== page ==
Further, though the gross numbers of the populace in each nation were not dissimilar, Israelis as victors inherit 78% of the land and Palestinians only get 22%, a seemingly very bitter pill for the losing party to swallow except when actual populations on the ground are considered – 2.5 million Palestinians in the West Bank versus 8.6 million Israelis (6.1 million Jews and 2.5 million non-Jews, most non-Jews being Palestinians). Previous negotiations demonstrate that most Palestinians have swallowed that pill. But they also demonstrated that the Palestinians adamantly refuse to swallow any more. And the minority of Jewish Israelis who are eager to swallow more of the land eagerly point to the Palestinian militant resistance and those who refuse to accept this accommodation at all.  Thus the Palestinian and Israeli militants mirror one another and serve each other up as reasons why no deal can ever be made.

However, that is not the explanation that both parties are now engaged in shadow boxing rather than either a draw or a final fight to the finish – which the international community would not tolerate for a variety of both hypocritical and sincere reasons. Let me first demonstrate that both parties are engaged in shadow boxing rather than in pacific wrestling with one another. I begin with a brief explanation of shadow boxing. As the name suggests, each fighter boxes not with an opponent but by themselves. There is no recipient for the punches thrown. Shadow boxing is useful in refining timing and perfecting technique but plays absolutely no role in determining outcomes. Shadow boxing is a warm up exercise not even for the main bout but for preparing to enter the ring in the first place. In shadow boxing, the concern of each party is not with landing the right blow but with projecting his own rhythm and identity and how the party appears a boxer. Shadow boxing is not a facsimile of real boxing. It is not sparring but a dance form of non-engagement with the other and absolute engagement with oneself and one’s own appearance to improve one’s style and rhythm. Each practices drills rather than engagement.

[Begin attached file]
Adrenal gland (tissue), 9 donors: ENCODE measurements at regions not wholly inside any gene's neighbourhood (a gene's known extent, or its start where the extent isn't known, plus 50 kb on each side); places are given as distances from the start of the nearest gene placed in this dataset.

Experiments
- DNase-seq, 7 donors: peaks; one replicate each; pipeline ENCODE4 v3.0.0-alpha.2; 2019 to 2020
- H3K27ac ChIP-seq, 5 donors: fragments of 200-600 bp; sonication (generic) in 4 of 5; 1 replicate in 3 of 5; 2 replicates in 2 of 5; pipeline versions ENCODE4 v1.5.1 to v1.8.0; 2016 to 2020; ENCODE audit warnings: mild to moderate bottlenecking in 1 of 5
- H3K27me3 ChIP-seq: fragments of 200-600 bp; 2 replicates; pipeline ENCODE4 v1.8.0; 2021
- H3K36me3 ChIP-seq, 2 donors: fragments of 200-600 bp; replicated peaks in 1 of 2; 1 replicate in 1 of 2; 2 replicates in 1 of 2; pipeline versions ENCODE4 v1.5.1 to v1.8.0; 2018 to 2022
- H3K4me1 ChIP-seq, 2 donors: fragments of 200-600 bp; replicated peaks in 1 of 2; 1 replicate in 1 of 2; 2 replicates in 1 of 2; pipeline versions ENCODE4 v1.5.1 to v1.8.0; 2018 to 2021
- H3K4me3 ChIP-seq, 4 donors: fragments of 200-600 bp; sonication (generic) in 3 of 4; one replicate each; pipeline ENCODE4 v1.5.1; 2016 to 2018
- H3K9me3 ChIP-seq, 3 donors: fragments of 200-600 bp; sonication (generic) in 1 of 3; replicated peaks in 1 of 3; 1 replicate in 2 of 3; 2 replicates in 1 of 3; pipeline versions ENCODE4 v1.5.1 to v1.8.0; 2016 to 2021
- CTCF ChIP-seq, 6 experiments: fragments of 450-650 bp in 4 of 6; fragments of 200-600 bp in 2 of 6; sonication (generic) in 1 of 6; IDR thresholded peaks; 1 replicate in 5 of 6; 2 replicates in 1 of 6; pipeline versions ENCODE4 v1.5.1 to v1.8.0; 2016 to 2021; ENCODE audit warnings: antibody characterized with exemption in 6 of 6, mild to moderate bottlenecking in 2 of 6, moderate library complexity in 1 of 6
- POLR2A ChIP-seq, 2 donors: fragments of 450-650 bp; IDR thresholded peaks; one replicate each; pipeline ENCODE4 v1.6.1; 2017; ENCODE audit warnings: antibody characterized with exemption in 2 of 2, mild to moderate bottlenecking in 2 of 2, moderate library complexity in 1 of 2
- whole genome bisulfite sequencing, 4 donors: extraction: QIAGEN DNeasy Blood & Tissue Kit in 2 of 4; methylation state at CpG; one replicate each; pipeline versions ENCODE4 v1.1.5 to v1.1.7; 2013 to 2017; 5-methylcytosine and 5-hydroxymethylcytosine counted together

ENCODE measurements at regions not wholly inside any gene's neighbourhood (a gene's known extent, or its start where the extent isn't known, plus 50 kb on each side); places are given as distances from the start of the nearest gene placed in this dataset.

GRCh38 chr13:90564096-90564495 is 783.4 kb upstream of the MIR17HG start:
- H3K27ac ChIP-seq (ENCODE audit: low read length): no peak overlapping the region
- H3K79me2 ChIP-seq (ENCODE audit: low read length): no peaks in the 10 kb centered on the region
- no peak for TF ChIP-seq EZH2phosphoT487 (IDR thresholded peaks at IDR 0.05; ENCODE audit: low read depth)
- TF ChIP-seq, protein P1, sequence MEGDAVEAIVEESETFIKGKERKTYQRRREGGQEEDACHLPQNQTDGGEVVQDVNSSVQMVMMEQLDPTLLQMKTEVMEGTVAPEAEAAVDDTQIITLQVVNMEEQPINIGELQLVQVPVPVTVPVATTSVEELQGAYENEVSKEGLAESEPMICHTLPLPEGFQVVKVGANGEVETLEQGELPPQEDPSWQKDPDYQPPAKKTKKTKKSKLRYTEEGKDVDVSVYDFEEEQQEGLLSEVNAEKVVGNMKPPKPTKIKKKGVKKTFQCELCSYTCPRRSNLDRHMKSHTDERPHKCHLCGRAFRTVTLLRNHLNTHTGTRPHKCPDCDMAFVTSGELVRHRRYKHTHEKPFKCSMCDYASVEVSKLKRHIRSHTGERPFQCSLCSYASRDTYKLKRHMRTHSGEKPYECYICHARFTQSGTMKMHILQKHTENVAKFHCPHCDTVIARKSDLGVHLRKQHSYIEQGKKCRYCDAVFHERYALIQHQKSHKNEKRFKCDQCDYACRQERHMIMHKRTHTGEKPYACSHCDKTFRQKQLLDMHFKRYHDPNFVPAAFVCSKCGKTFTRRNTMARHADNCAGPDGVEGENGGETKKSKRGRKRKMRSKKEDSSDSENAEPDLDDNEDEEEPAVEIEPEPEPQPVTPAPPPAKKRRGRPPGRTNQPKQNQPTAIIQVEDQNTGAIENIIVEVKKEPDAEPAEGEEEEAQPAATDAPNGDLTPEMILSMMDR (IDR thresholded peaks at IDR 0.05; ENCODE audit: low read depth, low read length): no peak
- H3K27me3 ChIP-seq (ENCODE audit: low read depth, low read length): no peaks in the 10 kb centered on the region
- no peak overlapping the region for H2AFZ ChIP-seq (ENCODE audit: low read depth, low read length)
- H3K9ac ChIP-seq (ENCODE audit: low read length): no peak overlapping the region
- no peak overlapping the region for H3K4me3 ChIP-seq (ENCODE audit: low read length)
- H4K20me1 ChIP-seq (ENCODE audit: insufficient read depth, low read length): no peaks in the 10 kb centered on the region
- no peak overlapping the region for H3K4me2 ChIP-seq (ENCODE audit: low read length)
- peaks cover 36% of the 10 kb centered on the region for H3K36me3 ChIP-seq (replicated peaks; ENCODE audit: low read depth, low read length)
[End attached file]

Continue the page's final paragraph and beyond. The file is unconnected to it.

In boxing, there are two different styles of engaging in shadow exercises. Muhammad Ali used shadow boxing to perfect his musical shuffle as his body keened forward and backwards and his long reach alternated with short but punitive jabs and straight shots to the head. A fighter disadvantaged by height, weight, reach or speed tends to practice a very different style – huddling and crouching and shifting his torso from one side to another. His movements are left and right rather than forward or back as he searches for openings and opportunities to jar his opponent with surprise punches slipped through openings that appear and disappear with the blink of an eye. The long method of the former style of shadow boxing is an exercise in strategic engagement. The short style of the disadvantaged opponent requires a more slippery and tactical rather than strategic approach in which muscle, weight and willingness to receive punishing blows count more than finesse. Once an opening is found, the fighter pummels away as rapidly and furiously as possible to take advantage of the situation. The latter style is exemplified by Mike Tyson versus Muhammad Ali.

When Mahmoud Abbas announced that if talks end on 29 April without an extension, he promised that he would never appear in the ring again and would force the Israeli government as the occupying authority to take responsibility for the citizens of the West Bank. He promised to dissolve the Palestinian Authority if the peace talks were not renewed. Since such threats have been uttered at least a half a dozen times before, and since his main rival, Nabil Amir, a former adviser, and his lead negotiator, Saib Erekat, both openly ridiculed the idea, it is too easy to dismiss Abbas’ threat. But when viewed as an exercise in shadow boxing, it is Abbas’ long jab. He is just flailing for everyone knows how much the Palestinians are dependent on international donations. The USA is the largest single contributor. And that is precisely why he made the lunge. He did not want to be weighed with the responsibility of ending the talks.

His second short and powerful jab was meant to reinforce his alignment with John Kerry. He insisted that if the talks are extended a further nine months, the first three months should focus on final borders, which would mean focussing on Jerusalem, the central issue still in contention.

At the time Abbas was setting out his conditions for renewing negotiations – and expressing his sincerity in following up with John Kerry’s priorities – Azzam al-Ahmad, a senior Fatah official, was leaving for Gaza for the first time since 2007, when Hamas evicted the PLO from the Gaza strip, to try to forge the basis for ending the division within the Palestinian camp, but ending it on a basis in which those opposed to any deal with Israel would be within  a single overarching tent. Since those Israelis opposed to the talks continually cited the divisions among the Palestinians as one reason the talks were futile, while others said that if the rejectionists were included within the Palestinian Authority, it meant the talks could go nowhere – putting the Palestinians in a no win situation, the PLO effort to answer Prime Minster Ismail Hamiyeh’s invitation to find a basis for national reconciliation to forge one government and one political agenda could be interpreted as either answering that primary criticism or as a final nail in the prospect of a successful conclusion of the talks since Hamas has been labelled a terrorist organization by many Western governments as well as Israel. Netanyahu informed the Austrian Prime Minister, Sebastian Kurz, that the PA could either negotiate with Israel or reconcile with Hamas, but not do both.